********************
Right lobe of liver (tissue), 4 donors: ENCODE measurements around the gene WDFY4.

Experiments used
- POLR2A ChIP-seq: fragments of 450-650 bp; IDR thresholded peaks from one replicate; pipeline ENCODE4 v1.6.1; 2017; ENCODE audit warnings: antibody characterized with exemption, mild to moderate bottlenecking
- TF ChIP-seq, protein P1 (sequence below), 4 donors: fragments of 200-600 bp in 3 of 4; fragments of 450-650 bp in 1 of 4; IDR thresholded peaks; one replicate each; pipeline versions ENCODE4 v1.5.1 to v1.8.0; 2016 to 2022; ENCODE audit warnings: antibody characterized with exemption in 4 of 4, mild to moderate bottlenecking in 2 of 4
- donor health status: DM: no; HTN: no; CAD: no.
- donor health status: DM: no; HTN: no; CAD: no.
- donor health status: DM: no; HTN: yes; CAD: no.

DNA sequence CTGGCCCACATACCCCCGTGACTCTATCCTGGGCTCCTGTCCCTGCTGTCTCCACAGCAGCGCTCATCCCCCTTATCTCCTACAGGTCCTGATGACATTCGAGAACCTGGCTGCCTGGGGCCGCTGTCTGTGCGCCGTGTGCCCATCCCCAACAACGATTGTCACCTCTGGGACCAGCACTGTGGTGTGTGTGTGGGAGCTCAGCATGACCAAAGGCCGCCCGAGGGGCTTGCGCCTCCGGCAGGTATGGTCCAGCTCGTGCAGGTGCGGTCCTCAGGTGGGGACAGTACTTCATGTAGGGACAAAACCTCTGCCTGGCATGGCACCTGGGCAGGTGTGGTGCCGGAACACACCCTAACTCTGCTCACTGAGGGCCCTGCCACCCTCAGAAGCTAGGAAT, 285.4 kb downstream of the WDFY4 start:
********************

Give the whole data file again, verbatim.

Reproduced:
Right lobe of liver (tissue), 4 donors: ENCODE measurements around the gene WDFY4.

Experiments used
- POLR2A ChIP-seq: fragments of 450-650 bp; IDR thresholded peaks from one replicate; pipeline ENCODE4 v1.6.1; 2017; ENCODE audit warnings: antibody characterized with exemption, mild to moderate bottlenecking
- TF ChIP-seq, protein P1 (sequence below), 4 donors: fragments of 200-600 bp in 3 of 4; fragments of 450-650 bp in 1 of 4; IDR thresholded peaks; one replicate each; pipeline versions ENCODE4 v1.5.1 to v1.8.0; 2016 to 2022; ENCODE audit warnings: antibody characterized with exemption in 4 of 4, mild to moderate bottlenecking in 2 of 4
- donor health status: DM: no; HTN: no; CAD: no.
- donor health status: DM: no; HTN: no; CAD: no.
- donor health status: DM: no; HTN: yes; CAD: no.

DNA sequence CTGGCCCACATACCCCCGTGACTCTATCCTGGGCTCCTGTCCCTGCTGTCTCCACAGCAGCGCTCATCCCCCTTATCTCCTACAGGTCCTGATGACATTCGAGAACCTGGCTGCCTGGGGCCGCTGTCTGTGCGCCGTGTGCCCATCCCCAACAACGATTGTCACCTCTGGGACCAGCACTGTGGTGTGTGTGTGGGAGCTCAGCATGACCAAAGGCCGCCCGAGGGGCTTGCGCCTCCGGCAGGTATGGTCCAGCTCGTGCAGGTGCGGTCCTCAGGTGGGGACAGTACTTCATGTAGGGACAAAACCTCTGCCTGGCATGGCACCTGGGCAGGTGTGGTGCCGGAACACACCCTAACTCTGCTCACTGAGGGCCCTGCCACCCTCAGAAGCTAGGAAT, 285.4 kb downstream of the WDFY4 start: